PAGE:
Fueling the explosive growth in Renaissance scholarship was the new availability of texts and critical works made possible by the development of the printing press. Following the publication of Johannes Gutenberg's Latin Bible in 1454, a wide range of books became available, not only in Latin and vernacular languages, but in Greek and Hebrew as well. During the early sixteenth century several polyglot Bibles were published, that is, Bibles in which Greek, Latin, Hebrew, and Aramaic texts of the Bible were printed side by side to facilitate critical comparison.

The characteristic Renaissance interest in ancient languages and texts led some scholars, such as Giovanni Pico della Mirandola (1463–1494), Johannes Reuchlin (1455–1522), and Guillaume Postel (ca. 1510–1581), to explore the esoteric traditions of Jewish kabbalistic mysticism. Postel even translated the Bahir and the Zohar into Latin. These Christian kabbalists drew together elements of Jewish mysticism, Neoplatonic philosophy, Christian theology, and the Renaissance interest in the occult into a spiritual synthesis which, as one might expect, was condemned by church authorities. Reuchlin, however, can be called the father of Christian Renaissance study of Hebrew. He published an influential Hebrew grammar, based on the work of the medieval Jewish Rabbi David Kimchi (Radak) (see "Jewish Interpretation in the Premodern Era," p. 478 ES), and other aids that facilitated the increasing interest in the study of Hebrew by Christians. Reuchlin also played an important role in resisting some attempts by the church to suppress Jewish writings, including the Talmud.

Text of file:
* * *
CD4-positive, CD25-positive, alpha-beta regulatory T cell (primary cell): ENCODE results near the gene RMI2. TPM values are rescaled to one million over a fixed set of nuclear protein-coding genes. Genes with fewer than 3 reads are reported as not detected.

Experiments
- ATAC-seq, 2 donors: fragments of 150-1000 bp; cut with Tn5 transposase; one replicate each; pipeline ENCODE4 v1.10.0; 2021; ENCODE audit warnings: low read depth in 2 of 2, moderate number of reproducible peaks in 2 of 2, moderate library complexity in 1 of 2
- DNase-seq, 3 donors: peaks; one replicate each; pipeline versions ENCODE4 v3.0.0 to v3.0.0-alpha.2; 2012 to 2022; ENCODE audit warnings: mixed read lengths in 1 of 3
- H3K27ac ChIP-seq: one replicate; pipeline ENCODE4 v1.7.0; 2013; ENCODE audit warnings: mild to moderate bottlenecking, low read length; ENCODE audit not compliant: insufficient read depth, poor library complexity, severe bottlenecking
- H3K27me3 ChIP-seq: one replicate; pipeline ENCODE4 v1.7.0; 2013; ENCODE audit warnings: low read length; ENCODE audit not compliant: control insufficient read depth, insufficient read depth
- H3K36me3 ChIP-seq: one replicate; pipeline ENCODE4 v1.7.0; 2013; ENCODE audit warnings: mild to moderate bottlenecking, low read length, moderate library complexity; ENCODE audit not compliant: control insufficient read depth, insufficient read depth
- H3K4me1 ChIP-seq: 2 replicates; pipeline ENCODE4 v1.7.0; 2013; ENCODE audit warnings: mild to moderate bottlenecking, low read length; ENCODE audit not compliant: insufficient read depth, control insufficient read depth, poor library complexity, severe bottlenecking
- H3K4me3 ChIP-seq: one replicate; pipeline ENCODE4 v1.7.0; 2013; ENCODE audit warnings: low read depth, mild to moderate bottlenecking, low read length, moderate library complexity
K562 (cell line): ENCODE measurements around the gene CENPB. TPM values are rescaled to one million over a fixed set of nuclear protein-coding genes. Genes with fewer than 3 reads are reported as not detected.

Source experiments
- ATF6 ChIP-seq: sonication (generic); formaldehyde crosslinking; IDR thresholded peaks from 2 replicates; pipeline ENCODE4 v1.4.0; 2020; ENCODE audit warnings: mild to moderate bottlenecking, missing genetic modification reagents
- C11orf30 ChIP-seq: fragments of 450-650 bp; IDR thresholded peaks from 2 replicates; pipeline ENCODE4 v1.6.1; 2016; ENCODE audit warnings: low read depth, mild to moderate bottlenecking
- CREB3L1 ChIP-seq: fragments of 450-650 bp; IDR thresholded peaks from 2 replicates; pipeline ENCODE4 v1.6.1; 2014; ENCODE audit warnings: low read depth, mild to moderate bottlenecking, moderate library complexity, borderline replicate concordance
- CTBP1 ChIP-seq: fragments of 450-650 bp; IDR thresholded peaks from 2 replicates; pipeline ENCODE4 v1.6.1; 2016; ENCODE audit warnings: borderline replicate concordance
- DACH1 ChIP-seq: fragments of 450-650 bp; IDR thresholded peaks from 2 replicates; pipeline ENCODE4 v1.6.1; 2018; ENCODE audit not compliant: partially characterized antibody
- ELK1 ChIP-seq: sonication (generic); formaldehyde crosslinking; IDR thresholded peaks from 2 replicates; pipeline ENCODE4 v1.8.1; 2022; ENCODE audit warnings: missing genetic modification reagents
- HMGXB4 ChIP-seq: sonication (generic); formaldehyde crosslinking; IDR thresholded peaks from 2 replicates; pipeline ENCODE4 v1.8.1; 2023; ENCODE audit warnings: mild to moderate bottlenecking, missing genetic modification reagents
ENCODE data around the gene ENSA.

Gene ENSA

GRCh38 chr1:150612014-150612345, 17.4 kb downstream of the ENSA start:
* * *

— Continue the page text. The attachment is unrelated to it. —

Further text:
With the Reformation, biblical interpretation increasingly took place within an intense debate about the role of scripture in relation to Christian faith. To a large extent, however, both the early Protestant reformers and the scholars who remained within the Catholic tradition incorporated the new linguistic and philological training in their interpretation of the Bible. Though Martin Luther (1483–1546) was not the first to argue that the Bible is the ultimate authority in matters of doctrine, the Protestant movement is distinctive in insisting that the Bible is the sole foundation for faith, doctrine, and church practices. In their refutation of the Protestants, Catholic scholars also appealed to biblical exegesis in support of the authority of the church and the papacy. Thus in the sixteenth century biblical interpretation reflects both the rich legacy of Renaissance humanism's linguistic and philological knowledge and a context of highly charged theological argument.